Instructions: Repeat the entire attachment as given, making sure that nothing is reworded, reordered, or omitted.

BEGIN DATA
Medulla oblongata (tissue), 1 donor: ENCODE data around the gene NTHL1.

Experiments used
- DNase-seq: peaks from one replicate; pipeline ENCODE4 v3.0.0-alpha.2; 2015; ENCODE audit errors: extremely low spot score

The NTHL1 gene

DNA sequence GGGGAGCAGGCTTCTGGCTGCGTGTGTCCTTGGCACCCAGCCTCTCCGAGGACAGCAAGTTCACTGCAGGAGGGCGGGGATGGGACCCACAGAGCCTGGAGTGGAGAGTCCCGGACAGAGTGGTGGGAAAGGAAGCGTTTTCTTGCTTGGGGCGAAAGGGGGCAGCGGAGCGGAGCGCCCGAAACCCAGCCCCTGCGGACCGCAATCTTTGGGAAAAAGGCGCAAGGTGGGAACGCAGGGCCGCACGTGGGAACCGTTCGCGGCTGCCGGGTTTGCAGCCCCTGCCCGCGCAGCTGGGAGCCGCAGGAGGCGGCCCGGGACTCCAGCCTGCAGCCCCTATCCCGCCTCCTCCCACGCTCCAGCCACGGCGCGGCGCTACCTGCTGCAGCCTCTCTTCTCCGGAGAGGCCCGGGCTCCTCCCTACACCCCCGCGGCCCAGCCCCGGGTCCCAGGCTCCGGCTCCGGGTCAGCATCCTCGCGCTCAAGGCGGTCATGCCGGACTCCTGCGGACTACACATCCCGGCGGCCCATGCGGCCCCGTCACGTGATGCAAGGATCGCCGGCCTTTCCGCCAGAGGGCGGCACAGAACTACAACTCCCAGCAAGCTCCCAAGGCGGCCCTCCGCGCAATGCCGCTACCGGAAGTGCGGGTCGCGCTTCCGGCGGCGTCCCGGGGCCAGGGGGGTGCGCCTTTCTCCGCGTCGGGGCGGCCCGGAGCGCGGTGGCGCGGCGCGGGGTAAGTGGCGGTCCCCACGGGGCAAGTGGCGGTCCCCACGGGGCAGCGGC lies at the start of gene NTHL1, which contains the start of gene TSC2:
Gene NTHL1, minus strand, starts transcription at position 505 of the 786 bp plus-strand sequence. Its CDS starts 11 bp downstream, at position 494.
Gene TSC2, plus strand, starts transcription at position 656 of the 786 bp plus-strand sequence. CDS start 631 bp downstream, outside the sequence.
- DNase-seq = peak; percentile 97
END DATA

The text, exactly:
Medulla oblongata (tissue), 1 donor: ENCODE data around the gene NTHL1.

Experiments used
- DNase-seq: peaks from one replicate; pipeline ENCODE4 v3.0.0-alpha.2; 2015; ENCODE audit errors: extremely low spot score

The NTHL1 gene

DNA sequence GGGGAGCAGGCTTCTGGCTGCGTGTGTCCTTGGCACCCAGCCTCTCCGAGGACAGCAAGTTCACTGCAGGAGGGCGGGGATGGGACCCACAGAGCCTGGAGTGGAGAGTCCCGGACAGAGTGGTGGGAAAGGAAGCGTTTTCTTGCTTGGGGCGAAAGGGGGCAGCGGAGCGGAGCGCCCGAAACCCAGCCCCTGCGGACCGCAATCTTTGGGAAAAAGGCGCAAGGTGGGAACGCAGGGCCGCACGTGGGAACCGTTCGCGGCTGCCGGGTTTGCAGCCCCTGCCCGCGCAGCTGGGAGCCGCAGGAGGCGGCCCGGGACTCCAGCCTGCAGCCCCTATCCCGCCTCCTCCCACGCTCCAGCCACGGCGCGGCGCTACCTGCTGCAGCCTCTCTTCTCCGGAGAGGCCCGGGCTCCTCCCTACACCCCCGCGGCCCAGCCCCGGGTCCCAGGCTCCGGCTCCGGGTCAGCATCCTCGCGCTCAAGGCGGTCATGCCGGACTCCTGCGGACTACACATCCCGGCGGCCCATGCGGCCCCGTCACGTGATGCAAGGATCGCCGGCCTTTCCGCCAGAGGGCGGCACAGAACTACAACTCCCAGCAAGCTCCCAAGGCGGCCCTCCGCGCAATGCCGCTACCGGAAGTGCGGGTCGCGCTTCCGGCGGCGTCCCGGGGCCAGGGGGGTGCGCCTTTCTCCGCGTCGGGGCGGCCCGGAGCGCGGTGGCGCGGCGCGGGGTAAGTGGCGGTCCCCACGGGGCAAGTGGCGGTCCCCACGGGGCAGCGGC lies at the start of gene NTHL1, which contains the start of gene TSC2:
Gene NTHL1, minus strand, starts transcription at position 505 of the 786 bp plus-strand sequence. Its CDS starts 11 bp downstream, at position 494.
Gene TSC2, plus strand, starts transcription at position 656 of the 786 bp plus-strand sequence. CDS start 631 bp downstream, outside the sequence.
- DNase-seq = peak; percentile 97